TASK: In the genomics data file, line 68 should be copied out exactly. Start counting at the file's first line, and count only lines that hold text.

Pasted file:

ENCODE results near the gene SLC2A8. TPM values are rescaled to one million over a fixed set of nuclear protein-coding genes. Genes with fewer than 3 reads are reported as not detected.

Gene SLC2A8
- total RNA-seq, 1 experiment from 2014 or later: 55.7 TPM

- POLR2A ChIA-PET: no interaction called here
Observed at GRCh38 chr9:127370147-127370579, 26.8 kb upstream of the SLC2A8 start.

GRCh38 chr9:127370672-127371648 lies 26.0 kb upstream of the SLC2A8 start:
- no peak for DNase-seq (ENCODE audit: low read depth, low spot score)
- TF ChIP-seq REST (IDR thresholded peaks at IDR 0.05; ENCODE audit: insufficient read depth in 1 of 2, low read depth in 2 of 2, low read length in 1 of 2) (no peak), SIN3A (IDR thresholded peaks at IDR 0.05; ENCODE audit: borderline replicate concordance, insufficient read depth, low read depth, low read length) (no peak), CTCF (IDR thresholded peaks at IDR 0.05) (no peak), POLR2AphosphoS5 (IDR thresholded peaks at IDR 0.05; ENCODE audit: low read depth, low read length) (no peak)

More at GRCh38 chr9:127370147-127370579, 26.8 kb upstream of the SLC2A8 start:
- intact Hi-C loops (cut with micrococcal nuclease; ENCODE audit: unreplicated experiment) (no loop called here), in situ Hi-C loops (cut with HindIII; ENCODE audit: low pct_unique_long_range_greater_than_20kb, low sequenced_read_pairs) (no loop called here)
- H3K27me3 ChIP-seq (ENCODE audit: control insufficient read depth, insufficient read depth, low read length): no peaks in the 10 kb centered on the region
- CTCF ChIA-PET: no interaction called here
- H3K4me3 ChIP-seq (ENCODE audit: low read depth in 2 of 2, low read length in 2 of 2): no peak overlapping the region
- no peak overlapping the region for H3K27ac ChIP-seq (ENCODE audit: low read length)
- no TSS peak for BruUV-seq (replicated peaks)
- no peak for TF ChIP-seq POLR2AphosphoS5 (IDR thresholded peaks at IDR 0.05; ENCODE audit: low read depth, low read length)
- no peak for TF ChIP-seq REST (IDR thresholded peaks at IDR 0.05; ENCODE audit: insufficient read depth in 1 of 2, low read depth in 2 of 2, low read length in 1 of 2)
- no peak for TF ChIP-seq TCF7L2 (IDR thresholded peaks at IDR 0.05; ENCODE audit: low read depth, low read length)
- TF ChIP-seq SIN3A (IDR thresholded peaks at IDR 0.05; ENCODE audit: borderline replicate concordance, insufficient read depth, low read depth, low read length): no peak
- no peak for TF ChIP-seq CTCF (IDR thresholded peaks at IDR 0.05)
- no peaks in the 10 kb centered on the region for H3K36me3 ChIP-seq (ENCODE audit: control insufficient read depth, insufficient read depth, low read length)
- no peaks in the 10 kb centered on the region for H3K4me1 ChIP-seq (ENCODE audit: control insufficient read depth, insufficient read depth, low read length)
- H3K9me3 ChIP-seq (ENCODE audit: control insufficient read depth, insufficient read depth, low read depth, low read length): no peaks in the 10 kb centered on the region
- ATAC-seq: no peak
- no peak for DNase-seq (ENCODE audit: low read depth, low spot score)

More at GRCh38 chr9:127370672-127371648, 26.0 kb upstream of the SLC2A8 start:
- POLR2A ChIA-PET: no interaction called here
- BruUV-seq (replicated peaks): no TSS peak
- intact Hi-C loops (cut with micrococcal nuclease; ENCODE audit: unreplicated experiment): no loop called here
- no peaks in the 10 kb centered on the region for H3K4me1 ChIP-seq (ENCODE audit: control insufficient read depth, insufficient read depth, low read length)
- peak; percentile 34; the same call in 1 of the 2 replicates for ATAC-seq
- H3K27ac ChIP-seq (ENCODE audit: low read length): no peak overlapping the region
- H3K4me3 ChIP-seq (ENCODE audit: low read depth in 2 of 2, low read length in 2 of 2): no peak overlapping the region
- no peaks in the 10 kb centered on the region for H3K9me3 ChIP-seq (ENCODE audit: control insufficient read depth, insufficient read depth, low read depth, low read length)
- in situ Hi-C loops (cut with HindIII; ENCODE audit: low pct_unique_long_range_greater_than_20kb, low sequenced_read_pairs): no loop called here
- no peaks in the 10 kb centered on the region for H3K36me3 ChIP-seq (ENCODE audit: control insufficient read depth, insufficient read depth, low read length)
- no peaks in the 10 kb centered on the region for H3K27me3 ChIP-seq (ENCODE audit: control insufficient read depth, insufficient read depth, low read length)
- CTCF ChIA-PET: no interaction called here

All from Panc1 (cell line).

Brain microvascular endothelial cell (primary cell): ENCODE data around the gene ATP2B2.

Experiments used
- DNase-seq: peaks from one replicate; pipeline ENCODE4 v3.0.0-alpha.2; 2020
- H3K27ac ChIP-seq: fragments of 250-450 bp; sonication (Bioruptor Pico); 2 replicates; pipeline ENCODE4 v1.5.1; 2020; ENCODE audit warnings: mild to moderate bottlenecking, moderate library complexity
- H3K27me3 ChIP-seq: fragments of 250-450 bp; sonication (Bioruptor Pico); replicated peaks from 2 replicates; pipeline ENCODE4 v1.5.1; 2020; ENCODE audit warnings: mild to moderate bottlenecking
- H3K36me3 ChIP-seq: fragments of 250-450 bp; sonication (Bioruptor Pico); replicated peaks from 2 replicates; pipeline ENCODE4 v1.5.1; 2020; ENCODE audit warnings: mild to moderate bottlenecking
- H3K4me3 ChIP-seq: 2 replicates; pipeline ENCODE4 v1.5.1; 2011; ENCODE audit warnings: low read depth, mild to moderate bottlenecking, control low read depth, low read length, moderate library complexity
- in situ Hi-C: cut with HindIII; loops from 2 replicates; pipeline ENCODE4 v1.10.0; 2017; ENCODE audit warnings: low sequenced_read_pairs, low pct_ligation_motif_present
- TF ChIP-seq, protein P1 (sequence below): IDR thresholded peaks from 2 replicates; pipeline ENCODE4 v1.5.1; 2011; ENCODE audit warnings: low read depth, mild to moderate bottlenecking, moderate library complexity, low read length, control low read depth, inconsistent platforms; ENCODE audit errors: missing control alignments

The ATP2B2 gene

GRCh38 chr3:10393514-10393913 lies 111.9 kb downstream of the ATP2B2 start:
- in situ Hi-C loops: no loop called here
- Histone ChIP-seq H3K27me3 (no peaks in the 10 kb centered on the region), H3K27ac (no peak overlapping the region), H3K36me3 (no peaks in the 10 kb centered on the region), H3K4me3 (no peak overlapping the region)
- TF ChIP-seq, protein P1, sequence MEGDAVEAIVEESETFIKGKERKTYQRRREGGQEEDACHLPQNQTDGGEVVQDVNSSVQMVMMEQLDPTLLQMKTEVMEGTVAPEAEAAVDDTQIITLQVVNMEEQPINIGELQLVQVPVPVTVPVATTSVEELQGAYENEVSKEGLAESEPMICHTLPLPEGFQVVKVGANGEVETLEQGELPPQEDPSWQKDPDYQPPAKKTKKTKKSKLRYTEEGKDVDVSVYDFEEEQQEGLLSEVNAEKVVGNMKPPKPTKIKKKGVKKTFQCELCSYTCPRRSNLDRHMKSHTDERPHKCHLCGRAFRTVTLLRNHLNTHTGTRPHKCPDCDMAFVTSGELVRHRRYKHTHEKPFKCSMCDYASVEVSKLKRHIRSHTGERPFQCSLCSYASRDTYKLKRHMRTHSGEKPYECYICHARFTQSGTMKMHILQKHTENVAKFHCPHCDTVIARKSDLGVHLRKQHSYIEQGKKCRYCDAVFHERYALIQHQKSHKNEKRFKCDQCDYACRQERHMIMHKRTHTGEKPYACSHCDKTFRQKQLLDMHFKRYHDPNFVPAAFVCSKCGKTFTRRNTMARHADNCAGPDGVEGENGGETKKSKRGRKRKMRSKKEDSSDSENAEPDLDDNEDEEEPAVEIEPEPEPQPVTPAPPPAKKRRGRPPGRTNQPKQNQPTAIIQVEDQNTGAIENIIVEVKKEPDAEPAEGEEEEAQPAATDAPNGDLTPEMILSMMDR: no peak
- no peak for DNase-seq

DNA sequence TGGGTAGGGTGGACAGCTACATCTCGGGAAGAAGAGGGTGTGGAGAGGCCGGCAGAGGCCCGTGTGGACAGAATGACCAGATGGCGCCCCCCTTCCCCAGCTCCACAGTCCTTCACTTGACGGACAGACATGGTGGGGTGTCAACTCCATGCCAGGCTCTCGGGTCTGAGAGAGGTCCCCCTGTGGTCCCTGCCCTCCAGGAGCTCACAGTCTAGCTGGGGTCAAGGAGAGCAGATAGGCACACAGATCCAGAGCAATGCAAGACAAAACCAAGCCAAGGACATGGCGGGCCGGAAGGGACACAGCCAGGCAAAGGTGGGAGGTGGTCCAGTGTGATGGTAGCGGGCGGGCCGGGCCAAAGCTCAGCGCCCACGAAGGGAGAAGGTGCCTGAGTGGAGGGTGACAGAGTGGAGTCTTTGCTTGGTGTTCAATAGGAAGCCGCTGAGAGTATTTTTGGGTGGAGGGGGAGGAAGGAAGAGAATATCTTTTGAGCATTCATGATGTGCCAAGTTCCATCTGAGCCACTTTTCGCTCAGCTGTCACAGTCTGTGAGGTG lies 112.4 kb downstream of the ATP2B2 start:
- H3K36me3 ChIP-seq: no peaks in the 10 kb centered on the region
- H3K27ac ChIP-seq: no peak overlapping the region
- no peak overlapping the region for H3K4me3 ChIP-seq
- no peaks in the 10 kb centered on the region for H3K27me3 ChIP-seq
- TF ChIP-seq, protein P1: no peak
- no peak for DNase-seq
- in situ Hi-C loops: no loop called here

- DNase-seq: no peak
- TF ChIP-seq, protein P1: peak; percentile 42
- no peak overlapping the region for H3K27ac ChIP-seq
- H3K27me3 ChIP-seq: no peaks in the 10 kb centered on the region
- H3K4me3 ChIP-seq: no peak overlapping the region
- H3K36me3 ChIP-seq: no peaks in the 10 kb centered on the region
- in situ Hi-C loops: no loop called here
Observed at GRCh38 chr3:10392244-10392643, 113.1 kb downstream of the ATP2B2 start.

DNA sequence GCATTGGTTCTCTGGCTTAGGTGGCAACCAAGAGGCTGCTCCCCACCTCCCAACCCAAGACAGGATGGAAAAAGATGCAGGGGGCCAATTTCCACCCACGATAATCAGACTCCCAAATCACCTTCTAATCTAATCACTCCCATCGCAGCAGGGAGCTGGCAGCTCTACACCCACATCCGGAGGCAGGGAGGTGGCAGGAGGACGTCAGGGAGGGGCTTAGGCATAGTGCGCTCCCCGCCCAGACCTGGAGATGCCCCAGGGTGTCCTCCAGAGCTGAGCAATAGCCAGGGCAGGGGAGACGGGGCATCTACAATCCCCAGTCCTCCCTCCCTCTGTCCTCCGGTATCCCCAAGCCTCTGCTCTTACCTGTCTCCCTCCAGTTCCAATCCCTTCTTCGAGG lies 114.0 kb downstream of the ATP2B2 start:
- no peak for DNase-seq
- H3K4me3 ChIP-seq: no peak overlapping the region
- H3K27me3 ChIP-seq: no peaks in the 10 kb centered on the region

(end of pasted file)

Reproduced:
- H3K36me3 ChIP-seq: no peaks in the 10 kb centered on the region